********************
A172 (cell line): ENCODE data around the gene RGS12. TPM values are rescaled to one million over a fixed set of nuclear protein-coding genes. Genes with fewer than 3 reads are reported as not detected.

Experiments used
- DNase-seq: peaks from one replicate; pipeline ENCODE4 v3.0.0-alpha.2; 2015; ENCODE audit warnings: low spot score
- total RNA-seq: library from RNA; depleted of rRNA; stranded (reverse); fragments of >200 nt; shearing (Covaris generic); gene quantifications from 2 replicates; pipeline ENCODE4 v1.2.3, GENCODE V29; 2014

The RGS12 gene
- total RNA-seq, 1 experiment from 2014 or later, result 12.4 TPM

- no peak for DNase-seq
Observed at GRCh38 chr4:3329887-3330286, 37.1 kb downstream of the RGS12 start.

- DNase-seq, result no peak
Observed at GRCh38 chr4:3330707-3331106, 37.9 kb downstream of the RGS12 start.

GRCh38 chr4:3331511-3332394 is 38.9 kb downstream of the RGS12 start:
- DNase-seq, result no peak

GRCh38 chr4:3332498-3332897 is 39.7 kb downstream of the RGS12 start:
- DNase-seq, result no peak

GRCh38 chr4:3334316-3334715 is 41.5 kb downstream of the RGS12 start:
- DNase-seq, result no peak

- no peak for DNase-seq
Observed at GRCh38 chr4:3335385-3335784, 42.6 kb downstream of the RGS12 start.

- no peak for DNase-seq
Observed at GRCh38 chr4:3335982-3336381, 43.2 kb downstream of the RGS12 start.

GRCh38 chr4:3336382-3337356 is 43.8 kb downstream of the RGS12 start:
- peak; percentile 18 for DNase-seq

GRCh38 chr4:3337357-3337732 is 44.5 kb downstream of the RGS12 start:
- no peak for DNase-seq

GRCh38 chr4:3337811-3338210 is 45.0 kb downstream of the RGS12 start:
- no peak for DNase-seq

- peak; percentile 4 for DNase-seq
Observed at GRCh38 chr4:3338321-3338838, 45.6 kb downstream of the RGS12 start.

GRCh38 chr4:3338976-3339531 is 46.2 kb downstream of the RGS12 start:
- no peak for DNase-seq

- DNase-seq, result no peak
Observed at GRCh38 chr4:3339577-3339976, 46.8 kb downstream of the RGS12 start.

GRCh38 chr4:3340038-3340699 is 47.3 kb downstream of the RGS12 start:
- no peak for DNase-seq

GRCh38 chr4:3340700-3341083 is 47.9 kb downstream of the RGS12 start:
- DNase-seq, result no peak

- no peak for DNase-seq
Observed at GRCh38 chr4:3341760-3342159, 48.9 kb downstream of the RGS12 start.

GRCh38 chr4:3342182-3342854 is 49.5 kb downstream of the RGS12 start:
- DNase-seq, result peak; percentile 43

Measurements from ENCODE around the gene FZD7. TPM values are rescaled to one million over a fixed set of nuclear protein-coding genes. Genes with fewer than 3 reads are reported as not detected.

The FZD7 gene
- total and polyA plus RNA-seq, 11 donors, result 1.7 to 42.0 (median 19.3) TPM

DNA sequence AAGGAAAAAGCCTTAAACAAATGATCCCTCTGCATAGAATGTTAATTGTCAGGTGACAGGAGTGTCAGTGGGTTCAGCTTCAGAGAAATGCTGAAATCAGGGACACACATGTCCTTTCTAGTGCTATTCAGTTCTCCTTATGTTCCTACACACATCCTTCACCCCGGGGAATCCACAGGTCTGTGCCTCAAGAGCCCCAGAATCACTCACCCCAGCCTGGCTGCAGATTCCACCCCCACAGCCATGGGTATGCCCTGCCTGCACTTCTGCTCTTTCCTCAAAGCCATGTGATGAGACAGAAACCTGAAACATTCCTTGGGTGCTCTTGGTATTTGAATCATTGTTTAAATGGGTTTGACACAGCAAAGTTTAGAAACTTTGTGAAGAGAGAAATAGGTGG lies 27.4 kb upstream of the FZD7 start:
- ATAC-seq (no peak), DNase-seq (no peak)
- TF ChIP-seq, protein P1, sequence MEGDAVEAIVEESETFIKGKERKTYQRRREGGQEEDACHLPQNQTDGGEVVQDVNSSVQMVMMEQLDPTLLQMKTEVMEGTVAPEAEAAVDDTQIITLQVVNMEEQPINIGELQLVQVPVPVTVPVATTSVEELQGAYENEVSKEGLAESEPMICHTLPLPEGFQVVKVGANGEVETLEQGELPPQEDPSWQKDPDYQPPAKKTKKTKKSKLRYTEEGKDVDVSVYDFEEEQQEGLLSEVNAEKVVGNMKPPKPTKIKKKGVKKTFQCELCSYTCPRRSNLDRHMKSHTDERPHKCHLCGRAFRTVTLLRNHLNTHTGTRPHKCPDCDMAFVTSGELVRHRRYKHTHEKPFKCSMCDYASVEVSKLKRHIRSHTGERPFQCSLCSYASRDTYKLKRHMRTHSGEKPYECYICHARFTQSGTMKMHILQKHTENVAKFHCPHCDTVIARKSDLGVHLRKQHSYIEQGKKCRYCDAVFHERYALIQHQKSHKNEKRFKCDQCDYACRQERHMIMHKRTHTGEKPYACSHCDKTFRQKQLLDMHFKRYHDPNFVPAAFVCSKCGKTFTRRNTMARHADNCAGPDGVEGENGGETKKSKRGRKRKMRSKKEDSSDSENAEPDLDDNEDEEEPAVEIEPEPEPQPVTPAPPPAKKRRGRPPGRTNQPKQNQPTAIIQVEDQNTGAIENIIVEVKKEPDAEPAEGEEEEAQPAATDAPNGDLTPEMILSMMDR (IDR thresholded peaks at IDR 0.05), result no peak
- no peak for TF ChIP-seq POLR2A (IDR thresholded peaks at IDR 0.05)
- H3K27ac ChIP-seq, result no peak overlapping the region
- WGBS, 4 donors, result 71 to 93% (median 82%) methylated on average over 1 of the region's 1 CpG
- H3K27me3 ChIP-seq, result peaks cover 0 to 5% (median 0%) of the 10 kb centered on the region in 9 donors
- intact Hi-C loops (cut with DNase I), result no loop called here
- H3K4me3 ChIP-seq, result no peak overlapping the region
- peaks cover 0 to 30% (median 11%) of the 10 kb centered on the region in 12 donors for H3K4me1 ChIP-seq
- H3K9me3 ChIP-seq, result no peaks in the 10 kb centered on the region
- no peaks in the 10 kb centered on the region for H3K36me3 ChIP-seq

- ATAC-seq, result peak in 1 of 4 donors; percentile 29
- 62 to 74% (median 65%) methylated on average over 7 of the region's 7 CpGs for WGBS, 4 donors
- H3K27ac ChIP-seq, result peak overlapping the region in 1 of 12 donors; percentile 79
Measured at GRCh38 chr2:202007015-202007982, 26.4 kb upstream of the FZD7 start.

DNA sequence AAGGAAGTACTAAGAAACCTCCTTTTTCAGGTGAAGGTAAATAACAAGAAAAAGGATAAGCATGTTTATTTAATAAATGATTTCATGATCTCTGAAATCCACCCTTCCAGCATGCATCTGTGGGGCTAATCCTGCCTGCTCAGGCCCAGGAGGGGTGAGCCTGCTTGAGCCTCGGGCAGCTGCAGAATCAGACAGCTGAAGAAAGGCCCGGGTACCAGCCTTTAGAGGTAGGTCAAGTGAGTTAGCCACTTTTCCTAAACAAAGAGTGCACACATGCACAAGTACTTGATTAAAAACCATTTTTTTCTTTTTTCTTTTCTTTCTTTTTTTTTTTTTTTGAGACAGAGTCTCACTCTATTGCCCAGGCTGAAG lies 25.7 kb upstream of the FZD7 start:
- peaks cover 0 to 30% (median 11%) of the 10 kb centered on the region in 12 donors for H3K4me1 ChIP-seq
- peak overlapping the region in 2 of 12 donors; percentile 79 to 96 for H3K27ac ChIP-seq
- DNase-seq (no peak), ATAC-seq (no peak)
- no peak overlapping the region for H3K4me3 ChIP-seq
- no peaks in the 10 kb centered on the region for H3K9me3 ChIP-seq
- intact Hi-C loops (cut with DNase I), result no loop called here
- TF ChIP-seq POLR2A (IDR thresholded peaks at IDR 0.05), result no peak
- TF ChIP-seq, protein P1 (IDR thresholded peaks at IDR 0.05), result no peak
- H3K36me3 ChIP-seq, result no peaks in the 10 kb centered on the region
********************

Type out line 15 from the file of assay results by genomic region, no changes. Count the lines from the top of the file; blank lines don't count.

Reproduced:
GRCh38 chr4:3334316-3334715 is 41.5 kb downstream of the RGS12 start: